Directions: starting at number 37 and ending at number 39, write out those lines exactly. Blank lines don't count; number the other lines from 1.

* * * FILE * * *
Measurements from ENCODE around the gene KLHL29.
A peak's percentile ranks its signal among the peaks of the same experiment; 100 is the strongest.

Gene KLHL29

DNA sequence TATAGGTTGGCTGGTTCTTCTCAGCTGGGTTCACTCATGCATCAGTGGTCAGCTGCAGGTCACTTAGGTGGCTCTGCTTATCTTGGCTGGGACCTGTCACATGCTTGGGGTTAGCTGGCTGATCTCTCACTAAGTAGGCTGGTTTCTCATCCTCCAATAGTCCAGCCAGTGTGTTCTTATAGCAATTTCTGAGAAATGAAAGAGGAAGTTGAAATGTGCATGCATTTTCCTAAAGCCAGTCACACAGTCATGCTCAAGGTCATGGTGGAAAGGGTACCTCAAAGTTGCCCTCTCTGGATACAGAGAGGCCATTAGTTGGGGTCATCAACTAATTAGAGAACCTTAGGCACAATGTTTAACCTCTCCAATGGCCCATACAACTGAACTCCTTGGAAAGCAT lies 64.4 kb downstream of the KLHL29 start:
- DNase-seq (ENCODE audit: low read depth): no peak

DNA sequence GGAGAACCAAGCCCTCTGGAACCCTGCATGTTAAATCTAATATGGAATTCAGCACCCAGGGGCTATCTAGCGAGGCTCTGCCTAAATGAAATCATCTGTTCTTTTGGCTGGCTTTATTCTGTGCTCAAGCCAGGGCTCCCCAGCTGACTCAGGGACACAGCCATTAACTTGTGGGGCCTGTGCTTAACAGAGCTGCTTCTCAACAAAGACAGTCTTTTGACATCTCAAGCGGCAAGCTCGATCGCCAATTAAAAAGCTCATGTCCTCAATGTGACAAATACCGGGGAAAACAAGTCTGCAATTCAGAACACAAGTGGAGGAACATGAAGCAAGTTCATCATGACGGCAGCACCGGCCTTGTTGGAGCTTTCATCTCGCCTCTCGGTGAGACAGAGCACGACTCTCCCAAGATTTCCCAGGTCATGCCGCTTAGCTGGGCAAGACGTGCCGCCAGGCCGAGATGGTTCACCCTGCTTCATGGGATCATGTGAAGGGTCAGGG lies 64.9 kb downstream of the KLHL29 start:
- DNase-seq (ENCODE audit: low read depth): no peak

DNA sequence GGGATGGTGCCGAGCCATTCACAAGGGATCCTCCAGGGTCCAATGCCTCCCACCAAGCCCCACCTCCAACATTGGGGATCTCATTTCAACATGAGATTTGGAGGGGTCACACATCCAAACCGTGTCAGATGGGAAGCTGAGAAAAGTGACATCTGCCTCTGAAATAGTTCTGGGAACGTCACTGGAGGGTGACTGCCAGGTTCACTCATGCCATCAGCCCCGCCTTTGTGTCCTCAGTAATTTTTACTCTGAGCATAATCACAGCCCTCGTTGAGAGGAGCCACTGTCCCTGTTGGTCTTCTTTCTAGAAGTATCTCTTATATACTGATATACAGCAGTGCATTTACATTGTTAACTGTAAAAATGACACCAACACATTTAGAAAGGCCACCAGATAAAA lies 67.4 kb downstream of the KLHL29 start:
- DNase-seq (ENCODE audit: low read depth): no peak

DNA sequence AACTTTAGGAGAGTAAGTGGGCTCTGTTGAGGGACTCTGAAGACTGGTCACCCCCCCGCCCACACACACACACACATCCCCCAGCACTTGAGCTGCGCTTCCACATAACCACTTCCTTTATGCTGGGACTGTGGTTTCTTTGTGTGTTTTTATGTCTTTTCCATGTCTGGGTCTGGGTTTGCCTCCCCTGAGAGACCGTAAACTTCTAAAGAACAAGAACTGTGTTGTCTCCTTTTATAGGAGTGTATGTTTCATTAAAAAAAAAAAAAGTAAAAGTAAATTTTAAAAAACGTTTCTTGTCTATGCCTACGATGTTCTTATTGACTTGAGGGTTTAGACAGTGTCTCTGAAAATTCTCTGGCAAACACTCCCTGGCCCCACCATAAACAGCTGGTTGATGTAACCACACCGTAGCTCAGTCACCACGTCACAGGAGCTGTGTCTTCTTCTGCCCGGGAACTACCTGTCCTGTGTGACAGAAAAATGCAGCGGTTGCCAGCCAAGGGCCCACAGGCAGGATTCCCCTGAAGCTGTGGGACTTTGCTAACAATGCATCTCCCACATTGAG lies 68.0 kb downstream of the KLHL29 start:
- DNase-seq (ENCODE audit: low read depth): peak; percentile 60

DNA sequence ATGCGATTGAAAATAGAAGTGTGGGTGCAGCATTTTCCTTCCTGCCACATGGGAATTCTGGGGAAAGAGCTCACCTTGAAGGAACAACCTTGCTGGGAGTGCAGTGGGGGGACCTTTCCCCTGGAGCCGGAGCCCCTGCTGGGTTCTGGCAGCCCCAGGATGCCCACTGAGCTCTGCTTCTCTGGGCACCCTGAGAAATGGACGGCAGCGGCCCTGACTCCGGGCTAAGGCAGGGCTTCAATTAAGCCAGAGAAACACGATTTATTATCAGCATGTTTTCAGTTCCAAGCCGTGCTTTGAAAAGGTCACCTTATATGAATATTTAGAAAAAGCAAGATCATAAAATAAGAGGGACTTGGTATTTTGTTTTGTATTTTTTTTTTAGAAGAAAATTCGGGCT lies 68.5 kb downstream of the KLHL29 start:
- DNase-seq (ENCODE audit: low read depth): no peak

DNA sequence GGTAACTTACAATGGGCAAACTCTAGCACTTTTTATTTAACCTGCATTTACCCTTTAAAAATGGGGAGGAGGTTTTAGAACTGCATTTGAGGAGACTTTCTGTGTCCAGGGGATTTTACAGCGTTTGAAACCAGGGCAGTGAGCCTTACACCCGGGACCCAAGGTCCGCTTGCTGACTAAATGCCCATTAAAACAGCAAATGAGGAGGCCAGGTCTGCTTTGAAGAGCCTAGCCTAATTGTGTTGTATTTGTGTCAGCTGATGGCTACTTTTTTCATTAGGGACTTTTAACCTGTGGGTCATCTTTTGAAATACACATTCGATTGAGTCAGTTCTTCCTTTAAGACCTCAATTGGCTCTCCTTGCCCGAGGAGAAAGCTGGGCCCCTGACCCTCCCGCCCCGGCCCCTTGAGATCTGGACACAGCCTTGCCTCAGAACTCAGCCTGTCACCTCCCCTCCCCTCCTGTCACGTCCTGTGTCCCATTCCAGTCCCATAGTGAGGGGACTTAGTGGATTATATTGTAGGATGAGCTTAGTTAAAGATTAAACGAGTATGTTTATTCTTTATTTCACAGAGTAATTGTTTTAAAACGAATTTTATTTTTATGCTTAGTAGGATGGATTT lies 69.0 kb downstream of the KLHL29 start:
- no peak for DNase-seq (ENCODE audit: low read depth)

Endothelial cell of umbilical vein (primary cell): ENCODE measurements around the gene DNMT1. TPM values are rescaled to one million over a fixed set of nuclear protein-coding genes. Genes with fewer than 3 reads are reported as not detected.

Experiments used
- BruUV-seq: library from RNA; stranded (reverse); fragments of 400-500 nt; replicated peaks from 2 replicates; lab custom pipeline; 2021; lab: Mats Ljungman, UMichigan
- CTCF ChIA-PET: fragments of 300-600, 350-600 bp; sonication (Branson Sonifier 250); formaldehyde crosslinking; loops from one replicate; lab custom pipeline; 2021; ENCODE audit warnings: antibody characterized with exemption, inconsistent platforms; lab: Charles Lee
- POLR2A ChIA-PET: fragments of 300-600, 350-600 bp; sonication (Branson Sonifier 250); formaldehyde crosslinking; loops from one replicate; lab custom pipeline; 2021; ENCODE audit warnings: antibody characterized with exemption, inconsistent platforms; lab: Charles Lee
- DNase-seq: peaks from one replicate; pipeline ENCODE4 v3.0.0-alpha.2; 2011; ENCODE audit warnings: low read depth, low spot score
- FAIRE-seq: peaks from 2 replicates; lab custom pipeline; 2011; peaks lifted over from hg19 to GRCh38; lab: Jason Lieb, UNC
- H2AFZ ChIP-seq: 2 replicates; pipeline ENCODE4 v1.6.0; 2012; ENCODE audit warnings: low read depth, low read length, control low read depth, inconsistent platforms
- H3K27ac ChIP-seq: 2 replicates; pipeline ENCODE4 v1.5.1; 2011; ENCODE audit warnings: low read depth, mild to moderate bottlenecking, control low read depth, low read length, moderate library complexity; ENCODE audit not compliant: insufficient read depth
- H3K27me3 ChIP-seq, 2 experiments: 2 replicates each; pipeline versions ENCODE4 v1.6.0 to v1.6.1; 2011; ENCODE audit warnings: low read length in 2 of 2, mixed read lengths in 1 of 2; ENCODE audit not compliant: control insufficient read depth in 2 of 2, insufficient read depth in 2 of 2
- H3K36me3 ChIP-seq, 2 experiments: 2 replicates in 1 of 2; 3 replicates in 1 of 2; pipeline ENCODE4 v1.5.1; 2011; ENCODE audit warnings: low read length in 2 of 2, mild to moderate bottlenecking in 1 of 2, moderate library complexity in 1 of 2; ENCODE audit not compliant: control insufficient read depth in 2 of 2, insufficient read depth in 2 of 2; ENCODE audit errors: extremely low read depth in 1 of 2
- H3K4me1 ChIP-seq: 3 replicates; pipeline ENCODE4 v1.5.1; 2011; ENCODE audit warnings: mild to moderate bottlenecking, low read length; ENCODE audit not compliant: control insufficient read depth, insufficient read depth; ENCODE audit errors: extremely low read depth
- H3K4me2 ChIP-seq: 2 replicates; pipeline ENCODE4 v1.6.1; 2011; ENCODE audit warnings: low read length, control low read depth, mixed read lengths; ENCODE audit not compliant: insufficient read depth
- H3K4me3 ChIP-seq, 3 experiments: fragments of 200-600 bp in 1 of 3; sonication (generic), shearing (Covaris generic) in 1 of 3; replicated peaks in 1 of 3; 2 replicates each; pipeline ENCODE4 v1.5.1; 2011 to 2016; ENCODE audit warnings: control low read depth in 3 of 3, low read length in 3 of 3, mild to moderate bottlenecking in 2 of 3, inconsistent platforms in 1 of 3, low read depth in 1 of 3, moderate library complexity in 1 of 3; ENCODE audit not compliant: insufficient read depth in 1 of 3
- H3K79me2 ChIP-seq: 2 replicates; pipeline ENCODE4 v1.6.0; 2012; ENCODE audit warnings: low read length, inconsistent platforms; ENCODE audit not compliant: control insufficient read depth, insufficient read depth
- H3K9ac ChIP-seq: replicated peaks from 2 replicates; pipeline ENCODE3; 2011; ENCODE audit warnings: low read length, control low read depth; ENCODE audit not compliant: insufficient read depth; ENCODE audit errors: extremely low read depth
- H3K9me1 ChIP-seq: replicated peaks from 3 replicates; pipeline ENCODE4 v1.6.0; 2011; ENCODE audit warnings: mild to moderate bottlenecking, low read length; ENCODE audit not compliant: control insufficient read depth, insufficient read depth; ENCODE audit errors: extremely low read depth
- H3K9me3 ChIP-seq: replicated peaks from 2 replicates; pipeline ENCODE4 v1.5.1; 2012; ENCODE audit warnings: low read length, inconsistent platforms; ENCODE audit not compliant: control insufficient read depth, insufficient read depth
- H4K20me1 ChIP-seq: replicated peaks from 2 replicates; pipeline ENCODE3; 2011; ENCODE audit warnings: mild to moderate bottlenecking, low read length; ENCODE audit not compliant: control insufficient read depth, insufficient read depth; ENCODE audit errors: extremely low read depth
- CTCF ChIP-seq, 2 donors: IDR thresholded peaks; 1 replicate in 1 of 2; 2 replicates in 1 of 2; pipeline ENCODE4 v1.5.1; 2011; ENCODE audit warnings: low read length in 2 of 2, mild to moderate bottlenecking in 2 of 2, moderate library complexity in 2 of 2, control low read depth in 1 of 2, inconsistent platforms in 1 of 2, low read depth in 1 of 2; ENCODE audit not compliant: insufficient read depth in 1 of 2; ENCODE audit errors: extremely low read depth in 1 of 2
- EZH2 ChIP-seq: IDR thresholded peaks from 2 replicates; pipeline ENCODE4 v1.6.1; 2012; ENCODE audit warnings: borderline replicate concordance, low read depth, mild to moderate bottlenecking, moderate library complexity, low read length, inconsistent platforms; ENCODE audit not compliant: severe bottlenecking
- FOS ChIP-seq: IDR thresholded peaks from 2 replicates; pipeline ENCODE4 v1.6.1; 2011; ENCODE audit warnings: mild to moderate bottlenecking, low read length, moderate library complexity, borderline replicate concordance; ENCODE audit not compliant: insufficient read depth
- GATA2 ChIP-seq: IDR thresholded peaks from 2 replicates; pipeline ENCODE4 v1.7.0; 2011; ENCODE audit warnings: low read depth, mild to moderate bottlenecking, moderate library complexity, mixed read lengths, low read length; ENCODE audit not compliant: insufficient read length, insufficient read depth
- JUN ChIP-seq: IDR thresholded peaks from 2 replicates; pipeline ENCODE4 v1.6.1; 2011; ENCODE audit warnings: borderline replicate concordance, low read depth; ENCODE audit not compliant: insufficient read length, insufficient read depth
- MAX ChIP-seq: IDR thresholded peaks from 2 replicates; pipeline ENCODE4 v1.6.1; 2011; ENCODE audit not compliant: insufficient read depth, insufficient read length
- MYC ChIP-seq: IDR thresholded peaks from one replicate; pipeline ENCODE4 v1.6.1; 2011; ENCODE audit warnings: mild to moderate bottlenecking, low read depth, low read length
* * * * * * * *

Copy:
- FOS ChIP-seq: IDR thresholded peaks from 2 replicates; pipeline ENCODE4 v1.6.1; 2011; ENCODE audit warnings: mild to moderate bottlenecking, low read length, moderate library complexity, borderline replicate concordance; ENCODE audit not compliant: insufficient read depth
- GATA2 ChIP-seq: IDR thresholded peaks from 2 replicates; pipeline ENCODE4 v1.7.0; 2011; ENCODE audit warnings: low read depth, mild to moderate bottlenecking, moderate library complexity, mixed read lengths, low read length; ENCODE audit not compliant: insufficient read length, insufficient read depth
- JUN ChIP-seq: IDR thresholded peaks from 2 replicates; pipeline ENCODE4 v1.6.1; 2011; ENCODE audit warnings: borderline replicate concordance, low read depth; ENCODE audit not compliant: insufficient read length, insufficient read depth